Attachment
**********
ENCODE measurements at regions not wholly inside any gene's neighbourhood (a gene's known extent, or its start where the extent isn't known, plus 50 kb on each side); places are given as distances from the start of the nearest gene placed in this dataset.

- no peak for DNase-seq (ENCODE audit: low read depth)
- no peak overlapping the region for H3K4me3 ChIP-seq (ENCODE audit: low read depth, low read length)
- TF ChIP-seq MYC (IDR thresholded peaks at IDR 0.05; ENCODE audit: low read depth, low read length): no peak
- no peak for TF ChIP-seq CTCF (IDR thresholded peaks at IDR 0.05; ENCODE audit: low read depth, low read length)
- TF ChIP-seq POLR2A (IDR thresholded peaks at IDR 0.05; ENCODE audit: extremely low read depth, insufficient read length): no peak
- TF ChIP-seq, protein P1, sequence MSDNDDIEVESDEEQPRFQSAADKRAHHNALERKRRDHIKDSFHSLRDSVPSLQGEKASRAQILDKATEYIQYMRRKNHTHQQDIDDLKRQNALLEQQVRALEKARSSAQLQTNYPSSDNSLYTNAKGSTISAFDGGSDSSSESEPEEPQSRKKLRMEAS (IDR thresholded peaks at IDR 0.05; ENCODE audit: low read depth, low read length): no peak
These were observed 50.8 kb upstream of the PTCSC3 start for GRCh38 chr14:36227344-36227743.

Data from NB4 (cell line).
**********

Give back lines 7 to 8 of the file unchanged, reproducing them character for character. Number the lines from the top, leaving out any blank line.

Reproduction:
- TF ChIP-seq, protein P1, sequence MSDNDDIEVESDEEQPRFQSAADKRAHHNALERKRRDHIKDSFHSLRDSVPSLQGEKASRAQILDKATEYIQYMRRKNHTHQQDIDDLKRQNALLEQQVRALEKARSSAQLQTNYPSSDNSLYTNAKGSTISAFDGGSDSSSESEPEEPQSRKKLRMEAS (IDR thresholded peaks at IDR 0.05; ENCODE audit: low read depth, low read length): no peak
These were observed 50.8 kb upstream of the PTCSC3 start for GRCh38 chr14:36227344-36227743.